The Rolando Reclamation Project.
When the Cowboys lost Sean Lee to an ACL tear on the opening day of OTAs, they told everyone that they weren’t interested in bringing in a veteran presence at the time. Well, times have changed. Today, Dallas worked out a trade with the Baltimore Ravens for Rolando McClain. To make room for McClain, the club placed Lee on season-ending injured reserve. Wait, wasn’t McClain retired, twice? Why yes, yes he was.
According to his agent Pat Dye, McClain will report to the Cowboys, who traded their 2015 sixth-rounder in exchange for the former first-round draft pick (eighth overall in the 2010 draft) who has a checkered history to say the least. The Cowboys have invested very little (Todd Archer was first with the conditions involved) to kick the tires on a player with great draft pedigree. Heck, the leaked draft board of 2010 shows that he was Dallas’ 7th-rated prospect.
From that point of view there is nothing wrong with the move. The move back in the draft is asset peanuts. The question is, what are they bringing into the locker room? Is this another case of Ernie Sims, a player with a high draft resume that didn’t have the ability to turn physical talents into on-field production? Is he someone that will take crucial snaps away from young guns like Holloman and Hitchens?
McClain was drafted by the Oakland Raiders in 2010 out of the University of Alabama. McClain played for Nick Saban, who had Cowboys head coach Jason Garrett on his staff in Miami in the mid-2000′s. More on that connection in a second.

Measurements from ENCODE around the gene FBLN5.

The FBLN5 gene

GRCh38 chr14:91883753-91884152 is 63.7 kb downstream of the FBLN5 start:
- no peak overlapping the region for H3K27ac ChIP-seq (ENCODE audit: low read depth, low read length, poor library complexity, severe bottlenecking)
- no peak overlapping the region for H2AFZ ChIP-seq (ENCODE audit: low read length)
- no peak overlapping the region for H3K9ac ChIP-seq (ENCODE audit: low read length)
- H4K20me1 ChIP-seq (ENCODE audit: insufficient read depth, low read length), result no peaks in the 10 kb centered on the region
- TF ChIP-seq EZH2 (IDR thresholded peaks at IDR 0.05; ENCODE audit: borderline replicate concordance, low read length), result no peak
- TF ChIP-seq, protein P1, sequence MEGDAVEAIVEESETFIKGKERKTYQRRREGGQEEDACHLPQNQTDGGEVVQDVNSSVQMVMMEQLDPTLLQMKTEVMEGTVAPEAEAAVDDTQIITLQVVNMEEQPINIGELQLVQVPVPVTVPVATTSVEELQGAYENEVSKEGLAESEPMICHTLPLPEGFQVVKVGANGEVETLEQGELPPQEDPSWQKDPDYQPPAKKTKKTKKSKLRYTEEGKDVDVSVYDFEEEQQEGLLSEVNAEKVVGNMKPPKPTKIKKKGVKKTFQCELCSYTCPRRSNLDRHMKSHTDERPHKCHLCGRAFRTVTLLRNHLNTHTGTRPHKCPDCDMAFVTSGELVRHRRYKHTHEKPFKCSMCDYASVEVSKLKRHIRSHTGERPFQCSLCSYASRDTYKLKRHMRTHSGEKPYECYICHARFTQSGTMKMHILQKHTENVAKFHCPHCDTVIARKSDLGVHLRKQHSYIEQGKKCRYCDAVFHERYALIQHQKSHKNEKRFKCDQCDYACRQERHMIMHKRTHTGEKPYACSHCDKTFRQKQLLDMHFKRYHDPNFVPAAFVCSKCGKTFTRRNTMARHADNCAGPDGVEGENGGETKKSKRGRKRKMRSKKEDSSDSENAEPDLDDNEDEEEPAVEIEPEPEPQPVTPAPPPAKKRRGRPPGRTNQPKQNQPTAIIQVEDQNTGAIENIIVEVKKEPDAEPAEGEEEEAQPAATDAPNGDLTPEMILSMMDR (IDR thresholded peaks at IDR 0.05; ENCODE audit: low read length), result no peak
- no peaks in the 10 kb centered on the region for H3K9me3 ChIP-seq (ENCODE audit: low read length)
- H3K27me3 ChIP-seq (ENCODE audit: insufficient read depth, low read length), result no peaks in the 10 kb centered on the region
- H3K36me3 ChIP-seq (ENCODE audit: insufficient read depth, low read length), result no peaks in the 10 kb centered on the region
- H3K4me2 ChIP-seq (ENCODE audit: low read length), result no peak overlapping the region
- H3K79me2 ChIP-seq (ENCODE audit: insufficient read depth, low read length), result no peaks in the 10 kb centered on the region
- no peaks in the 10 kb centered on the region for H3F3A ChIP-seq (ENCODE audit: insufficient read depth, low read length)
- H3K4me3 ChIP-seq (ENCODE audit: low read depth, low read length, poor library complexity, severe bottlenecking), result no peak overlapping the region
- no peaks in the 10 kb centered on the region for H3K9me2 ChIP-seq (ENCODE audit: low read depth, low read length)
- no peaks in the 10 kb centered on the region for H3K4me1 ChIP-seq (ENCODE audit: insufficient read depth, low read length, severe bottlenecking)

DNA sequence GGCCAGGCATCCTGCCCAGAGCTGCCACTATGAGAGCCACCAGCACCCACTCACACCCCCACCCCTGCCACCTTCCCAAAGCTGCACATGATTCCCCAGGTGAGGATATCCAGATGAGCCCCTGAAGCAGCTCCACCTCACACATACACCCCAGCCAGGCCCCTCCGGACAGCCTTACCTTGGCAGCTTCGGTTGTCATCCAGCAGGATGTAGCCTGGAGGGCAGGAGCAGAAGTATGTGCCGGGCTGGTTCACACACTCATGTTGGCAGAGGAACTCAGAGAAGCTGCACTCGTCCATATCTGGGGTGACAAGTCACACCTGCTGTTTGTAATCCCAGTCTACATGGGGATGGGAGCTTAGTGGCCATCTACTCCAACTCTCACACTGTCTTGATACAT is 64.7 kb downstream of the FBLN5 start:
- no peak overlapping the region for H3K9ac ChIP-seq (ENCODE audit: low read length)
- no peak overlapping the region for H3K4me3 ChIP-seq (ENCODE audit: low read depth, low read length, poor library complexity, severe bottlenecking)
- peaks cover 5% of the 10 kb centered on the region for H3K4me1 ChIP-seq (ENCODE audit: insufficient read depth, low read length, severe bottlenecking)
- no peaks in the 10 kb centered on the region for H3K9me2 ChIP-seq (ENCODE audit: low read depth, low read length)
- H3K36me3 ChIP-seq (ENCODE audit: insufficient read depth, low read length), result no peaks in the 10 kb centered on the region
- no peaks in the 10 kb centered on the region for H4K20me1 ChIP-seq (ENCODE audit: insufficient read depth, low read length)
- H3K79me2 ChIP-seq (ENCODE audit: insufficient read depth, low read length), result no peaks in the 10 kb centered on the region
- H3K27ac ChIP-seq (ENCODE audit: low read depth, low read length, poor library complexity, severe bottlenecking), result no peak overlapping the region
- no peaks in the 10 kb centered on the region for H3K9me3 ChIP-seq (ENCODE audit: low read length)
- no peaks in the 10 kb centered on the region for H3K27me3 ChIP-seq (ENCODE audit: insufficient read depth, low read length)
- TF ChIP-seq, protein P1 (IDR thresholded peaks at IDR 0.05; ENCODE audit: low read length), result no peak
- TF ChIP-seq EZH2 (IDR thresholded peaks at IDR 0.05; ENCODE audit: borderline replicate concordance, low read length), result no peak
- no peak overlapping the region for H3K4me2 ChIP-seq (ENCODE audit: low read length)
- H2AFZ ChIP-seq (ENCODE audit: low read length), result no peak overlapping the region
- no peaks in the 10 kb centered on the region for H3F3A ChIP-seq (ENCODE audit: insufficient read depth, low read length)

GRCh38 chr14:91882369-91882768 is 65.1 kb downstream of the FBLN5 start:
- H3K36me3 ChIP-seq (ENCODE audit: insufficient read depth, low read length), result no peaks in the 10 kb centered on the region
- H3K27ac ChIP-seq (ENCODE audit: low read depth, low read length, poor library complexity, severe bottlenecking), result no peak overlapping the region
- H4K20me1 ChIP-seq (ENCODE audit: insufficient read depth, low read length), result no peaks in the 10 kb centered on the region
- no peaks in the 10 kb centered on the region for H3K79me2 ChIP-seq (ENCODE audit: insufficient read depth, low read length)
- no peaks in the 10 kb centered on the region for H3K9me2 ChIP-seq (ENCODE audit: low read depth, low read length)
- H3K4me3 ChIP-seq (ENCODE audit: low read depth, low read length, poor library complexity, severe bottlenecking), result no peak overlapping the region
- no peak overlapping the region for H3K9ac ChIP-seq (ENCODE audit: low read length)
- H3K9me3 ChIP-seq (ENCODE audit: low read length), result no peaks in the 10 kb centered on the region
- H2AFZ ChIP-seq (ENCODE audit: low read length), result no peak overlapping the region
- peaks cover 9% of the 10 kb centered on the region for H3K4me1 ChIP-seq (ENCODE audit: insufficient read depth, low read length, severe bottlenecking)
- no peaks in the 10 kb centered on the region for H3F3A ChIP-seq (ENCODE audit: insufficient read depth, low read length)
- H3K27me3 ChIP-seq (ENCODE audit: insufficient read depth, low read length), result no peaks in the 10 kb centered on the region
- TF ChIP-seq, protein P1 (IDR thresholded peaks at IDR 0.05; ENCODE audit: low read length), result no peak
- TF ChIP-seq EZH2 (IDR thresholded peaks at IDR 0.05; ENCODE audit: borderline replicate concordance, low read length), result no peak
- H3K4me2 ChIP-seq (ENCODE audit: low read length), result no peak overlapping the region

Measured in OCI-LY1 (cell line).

Rolando was first-team All-SEC in 2008 and 2009, and a part of the BCS Championship team of 2010. To say he entered the league with great pedigree is an understatement. As a starting 4-3 middle linebacker, McClain was great against the run. He led the Raiders in “stops” with 50; a metric that tracks how many times you made a tackle that kept the offense from being successful. That’s 40% of the necessary yardage on first downs, 60% on second downs and 100% on third or fourth downs.
McClain followed up his rookie campaign with 99 tackles and 5 sacks in 2011, however his play in pass coverage fell off some. Then, in 2012, the wheels fell off for him when new head coach Dennis Allen started limiting his snaps during the season. It was widely reported that McClain was kicked out of a practice with Oakland, and then took to the media of the social variety to proclaim he couldn’t wait to join a “real team.” He’d end the season suspended by the Raiders for the final three games.
It couldn’t have helped that McClain was entangled in a legal battle where he was found guilty of third-degree assault, reckless endangerment and discharging a firearm. McClain pointed a gun at a man and fired it next to his head. That guilty charge was appealed and then dismissed when McClain reached a financial settlement with the victim.